As we continue with the genetics unit, we rarely use the terms “mom and dad.” We say that the zygote receives DNA from an egg cell and a sperm cell. This choice of vocabulary is based on scientific research and is more rigorous than using “mom and dad.” Our use of this language is continuous throughout this unit and the next unit on inheritance.

This way of teaching conveys rigorous, accurate science without marginalizing students who don’t fit into the typical model of heterosexual, cisgender — those whose gender identity matches with the sex they were assigned at birth — reproduction. Furthermore, all students find these lessons engaging because they get a more complete understanding of the complex world around them. Diversity is never boring.

What do you hope to accomplish as a member of the Governor’s Commission on History, Culture, Social Contributions, and Civil Government in Education?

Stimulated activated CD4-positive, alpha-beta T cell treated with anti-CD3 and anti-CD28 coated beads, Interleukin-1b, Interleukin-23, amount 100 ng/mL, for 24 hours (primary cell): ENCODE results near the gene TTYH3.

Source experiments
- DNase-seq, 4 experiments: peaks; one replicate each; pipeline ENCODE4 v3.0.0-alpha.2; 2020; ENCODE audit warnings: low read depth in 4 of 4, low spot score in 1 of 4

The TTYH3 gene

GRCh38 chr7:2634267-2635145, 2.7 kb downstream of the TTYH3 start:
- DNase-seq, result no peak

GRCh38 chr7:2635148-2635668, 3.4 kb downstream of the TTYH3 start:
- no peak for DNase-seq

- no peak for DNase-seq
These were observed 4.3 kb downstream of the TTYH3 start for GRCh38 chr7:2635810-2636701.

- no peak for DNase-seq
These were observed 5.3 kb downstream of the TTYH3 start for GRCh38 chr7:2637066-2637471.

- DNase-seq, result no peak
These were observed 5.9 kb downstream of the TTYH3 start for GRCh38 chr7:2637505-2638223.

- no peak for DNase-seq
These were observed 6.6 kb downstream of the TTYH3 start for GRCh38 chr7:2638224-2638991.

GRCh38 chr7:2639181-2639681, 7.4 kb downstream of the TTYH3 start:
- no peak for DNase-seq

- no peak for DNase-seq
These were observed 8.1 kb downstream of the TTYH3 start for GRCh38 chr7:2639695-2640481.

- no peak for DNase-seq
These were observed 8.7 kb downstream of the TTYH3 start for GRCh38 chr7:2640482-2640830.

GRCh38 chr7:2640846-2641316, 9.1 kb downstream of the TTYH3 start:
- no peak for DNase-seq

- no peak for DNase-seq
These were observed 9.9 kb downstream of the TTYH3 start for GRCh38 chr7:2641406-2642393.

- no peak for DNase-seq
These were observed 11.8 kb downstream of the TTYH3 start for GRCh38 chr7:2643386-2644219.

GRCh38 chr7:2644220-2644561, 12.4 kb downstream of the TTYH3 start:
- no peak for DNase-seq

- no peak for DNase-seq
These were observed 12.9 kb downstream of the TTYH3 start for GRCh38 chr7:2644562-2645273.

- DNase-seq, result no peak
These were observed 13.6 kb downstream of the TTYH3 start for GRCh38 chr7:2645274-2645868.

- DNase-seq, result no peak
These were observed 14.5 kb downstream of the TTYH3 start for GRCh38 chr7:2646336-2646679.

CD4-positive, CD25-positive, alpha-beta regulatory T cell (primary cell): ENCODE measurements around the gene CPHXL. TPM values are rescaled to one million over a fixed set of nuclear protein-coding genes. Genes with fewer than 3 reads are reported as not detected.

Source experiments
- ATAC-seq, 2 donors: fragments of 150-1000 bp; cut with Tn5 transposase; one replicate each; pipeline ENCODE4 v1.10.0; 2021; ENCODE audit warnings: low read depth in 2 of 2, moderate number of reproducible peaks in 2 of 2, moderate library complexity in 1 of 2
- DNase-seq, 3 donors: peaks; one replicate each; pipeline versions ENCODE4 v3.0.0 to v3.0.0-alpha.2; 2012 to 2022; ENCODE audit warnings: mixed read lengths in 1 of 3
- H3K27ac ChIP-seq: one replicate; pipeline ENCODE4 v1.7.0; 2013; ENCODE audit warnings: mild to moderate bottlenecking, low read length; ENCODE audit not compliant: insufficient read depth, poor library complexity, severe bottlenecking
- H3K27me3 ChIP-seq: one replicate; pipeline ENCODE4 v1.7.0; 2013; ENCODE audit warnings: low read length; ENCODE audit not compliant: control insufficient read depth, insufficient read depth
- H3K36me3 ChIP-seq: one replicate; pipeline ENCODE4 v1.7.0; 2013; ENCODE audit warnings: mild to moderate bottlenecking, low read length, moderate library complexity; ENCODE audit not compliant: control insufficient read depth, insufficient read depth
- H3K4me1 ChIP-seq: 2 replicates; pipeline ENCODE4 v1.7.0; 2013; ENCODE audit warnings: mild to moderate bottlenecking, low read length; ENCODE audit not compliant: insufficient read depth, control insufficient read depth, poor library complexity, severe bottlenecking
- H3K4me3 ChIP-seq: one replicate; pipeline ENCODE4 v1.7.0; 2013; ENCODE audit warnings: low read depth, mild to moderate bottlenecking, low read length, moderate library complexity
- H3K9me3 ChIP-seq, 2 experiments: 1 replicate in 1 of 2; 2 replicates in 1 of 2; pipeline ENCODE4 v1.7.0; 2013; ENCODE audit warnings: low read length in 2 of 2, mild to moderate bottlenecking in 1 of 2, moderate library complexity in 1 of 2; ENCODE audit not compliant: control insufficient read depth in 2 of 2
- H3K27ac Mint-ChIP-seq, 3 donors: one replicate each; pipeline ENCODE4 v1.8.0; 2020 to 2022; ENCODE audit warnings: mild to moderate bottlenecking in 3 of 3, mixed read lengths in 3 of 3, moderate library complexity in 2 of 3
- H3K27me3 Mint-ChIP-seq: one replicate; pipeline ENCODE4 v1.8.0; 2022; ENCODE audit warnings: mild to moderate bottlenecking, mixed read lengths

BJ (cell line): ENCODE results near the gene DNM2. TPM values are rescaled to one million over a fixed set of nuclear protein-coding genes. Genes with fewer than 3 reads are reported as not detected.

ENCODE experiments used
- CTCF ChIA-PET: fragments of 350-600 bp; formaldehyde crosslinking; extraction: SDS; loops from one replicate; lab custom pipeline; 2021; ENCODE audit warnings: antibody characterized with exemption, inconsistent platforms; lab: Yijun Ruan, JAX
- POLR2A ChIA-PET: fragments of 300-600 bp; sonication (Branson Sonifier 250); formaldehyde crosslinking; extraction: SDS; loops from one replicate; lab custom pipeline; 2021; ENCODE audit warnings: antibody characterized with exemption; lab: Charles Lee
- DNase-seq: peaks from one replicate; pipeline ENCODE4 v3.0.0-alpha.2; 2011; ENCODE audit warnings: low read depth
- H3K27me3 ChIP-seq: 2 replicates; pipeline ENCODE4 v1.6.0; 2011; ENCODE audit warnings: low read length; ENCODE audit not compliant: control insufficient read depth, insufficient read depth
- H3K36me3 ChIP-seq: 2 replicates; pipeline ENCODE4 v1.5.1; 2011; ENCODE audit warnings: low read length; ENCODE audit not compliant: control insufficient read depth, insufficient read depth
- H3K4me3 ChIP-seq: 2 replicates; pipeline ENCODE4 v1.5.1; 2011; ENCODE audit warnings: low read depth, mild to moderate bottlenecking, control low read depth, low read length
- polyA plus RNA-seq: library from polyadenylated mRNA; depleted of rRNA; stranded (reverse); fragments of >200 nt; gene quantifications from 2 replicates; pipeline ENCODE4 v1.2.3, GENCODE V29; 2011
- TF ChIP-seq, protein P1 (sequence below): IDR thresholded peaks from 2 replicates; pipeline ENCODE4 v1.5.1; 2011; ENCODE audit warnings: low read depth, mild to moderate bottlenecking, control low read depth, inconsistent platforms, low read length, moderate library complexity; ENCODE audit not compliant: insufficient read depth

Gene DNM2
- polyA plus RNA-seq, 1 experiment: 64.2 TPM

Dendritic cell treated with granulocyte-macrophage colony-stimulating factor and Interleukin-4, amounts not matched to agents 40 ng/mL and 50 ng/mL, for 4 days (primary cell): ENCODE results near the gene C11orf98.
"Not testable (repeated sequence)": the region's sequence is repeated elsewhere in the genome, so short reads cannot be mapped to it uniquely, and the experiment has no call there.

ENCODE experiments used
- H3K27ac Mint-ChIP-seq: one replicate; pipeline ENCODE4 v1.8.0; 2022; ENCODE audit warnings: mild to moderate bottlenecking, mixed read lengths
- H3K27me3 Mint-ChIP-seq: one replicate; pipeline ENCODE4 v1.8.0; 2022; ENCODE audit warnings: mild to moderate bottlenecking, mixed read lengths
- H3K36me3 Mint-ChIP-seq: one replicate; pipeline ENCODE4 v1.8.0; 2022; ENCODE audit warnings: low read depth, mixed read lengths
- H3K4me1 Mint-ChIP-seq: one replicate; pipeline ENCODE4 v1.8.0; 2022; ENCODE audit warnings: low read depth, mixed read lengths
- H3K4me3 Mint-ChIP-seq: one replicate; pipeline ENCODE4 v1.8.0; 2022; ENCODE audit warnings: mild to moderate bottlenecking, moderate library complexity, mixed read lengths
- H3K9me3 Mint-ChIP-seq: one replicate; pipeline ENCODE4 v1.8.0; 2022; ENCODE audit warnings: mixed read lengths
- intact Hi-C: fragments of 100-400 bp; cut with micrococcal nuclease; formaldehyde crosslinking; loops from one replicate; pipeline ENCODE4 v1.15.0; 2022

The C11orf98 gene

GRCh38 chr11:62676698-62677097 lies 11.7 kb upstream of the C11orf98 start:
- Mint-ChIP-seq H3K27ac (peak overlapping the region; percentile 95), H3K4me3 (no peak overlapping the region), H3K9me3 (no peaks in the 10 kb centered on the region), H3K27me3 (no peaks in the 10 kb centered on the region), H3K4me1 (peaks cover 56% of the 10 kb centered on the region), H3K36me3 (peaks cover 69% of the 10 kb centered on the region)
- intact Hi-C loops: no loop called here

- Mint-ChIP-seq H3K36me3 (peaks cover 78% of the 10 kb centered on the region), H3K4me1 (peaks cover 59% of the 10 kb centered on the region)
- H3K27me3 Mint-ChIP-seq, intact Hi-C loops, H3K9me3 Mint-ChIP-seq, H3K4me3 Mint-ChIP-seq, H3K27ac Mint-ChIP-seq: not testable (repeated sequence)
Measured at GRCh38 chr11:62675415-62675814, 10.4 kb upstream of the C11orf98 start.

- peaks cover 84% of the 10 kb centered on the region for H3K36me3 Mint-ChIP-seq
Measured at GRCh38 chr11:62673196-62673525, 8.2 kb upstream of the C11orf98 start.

The purpose of the commission is to make recommendations to include the history, culture, and social contributions of minorities in the teaching of history and civics. In this case, minorities includes American Indians, Latinos, African Americans, Asian Americans, and the LGBT individuals within these groups.

As a member of the commission, I hope to create resources that make this kind of curriculum accessible to all Colorado teachers. As someone who lives life at the intersection of being an Asian American and an LGBT individual, I hope to highlight intersectionality in my work with the commission. For example, many of the community leaders involved in early LGBT-rights demonstrations like Stonewall and Compton’s Cafeteria were people of color. Also, some of the earliest anti-crossdressing laws in the United States were created in part to target Chinese immigrants.

What’s something happening in the community that affects what goes on inside your class?